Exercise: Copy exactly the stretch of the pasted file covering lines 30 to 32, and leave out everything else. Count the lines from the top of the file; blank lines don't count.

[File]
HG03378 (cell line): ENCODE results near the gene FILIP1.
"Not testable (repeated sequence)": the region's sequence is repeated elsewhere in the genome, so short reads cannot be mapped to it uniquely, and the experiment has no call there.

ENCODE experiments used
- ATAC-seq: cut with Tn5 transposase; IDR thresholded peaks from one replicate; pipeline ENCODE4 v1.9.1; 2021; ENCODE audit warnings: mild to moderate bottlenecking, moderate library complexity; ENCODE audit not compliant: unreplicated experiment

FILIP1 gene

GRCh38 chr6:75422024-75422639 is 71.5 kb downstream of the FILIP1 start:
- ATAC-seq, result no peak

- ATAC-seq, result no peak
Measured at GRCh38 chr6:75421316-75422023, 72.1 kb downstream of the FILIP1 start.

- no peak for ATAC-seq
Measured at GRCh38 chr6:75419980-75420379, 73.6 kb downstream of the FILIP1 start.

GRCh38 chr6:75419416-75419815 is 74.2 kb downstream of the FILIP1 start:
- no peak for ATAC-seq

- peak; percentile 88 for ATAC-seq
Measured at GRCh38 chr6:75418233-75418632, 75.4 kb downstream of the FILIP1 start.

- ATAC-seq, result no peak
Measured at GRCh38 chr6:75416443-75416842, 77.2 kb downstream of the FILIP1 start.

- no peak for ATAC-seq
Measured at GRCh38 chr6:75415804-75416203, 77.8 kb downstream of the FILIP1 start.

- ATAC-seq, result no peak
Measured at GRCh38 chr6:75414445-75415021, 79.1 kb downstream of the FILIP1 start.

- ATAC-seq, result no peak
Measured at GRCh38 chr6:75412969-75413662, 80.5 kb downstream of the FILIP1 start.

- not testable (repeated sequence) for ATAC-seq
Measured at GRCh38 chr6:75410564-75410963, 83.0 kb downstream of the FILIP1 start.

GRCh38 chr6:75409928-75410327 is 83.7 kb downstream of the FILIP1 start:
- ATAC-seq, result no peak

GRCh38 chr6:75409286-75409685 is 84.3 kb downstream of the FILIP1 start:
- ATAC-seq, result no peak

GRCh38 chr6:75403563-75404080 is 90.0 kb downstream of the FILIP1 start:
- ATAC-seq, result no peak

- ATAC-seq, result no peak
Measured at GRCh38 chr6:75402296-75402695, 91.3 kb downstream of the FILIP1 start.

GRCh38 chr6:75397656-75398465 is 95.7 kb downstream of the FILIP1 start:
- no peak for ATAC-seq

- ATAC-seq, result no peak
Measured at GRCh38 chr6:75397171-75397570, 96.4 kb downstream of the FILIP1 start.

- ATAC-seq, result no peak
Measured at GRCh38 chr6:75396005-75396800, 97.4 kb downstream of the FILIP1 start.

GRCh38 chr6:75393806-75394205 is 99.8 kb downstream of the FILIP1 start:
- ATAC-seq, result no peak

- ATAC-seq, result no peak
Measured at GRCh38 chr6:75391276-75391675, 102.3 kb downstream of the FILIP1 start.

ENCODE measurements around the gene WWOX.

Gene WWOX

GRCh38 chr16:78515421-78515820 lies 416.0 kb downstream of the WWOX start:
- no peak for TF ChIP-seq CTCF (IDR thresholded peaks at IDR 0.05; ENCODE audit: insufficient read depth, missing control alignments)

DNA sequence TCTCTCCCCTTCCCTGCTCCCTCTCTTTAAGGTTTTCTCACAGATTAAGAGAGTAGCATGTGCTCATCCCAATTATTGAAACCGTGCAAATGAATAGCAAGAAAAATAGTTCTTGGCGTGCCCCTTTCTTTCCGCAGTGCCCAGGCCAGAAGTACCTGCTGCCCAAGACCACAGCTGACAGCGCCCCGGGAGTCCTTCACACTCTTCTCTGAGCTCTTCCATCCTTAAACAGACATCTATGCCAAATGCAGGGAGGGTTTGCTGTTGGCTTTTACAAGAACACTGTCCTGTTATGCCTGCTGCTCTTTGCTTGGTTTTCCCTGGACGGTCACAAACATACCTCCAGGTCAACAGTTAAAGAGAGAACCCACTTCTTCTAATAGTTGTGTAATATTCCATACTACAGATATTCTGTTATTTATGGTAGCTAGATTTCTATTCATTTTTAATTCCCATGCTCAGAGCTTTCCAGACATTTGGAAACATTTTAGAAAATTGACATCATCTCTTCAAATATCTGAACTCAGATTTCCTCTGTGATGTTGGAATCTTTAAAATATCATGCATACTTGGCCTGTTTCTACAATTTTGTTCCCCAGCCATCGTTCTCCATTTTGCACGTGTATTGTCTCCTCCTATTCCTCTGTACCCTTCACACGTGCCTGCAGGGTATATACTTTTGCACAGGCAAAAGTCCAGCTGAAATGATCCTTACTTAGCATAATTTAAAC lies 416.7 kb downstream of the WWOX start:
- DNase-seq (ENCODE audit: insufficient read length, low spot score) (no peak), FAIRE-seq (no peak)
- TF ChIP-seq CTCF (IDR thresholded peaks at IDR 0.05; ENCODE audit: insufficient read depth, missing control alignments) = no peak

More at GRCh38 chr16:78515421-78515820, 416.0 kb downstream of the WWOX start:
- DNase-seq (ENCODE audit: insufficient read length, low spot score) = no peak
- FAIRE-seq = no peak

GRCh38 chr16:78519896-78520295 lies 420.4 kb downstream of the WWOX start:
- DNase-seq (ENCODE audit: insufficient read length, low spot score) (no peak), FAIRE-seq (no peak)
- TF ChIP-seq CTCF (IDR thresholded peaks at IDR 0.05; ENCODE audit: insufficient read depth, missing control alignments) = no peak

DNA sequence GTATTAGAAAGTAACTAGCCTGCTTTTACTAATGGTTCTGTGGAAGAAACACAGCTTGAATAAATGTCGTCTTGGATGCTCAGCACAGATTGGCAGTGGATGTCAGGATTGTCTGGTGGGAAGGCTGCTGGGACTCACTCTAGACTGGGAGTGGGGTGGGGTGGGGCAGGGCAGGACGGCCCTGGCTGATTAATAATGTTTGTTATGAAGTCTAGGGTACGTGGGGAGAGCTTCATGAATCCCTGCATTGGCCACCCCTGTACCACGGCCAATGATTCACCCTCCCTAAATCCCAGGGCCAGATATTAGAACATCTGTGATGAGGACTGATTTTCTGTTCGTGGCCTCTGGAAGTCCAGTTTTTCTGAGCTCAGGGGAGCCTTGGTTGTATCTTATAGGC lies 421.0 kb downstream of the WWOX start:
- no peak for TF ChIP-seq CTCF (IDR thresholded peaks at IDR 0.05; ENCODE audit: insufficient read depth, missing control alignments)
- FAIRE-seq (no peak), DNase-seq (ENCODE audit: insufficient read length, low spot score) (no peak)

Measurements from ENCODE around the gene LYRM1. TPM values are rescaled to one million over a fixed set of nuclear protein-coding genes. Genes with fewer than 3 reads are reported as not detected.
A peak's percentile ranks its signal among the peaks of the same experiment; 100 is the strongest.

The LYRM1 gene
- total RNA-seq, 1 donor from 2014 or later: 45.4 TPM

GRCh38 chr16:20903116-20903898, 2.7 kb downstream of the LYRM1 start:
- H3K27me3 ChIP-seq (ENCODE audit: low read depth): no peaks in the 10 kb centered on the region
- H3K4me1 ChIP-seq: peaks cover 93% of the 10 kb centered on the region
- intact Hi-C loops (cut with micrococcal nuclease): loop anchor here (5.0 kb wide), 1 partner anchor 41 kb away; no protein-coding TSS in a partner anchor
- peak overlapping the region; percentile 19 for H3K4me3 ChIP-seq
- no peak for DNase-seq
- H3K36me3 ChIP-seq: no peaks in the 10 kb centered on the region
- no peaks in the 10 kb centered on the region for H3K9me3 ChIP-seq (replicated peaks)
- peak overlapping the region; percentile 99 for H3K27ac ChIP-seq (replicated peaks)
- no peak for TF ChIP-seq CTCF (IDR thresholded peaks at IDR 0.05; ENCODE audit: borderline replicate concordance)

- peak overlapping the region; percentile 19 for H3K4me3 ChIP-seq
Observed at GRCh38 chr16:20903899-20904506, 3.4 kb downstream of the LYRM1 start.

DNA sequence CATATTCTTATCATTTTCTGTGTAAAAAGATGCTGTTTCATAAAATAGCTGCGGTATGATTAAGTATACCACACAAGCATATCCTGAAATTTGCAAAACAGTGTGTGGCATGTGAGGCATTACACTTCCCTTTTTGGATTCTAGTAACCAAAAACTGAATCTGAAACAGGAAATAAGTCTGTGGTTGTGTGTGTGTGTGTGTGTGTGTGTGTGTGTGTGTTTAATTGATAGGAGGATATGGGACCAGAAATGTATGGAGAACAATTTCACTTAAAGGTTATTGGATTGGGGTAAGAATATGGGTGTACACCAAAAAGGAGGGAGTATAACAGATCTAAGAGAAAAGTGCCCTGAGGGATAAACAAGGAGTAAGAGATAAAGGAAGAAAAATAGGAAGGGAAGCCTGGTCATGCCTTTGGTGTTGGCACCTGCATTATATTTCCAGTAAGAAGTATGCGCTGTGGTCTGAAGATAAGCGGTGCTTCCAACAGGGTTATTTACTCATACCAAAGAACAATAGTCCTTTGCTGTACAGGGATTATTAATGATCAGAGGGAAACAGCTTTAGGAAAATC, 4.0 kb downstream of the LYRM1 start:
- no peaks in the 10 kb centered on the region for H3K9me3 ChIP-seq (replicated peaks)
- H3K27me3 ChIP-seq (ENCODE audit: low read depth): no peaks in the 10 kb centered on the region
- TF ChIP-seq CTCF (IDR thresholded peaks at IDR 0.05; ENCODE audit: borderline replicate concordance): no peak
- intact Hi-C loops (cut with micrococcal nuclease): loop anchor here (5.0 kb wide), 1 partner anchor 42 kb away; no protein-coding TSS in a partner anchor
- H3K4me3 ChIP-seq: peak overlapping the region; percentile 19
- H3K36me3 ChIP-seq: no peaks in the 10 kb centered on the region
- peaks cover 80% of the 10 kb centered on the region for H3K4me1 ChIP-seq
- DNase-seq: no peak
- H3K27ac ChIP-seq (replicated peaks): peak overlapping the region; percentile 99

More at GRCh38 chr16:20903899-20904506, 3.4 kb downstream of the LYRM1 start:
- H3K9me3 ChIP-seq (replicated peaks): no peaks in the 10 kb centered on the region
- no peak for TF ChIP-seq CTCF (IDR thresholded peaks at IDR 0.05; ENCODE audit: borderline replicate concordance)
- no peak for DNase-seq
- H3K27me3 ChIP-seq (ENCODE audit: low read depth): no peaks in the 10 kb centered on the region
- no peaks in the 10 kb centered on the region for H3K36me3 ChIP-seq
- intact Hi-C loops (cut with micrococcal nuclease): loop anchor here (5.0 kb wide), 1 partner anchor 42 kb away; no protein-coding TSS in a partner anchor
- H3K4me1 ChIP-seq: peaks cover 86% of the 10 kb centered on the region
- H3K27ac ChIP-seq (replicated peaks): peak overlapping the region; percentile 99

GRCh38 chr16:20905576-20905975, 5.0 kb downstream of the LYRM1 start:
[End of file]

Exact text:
GRCh38 chr6:75403563-75404080 is 90.0 kb downstream of the FILIP1 start:
- ATAC-seq, result no peak

- ATAC-seq, result no peak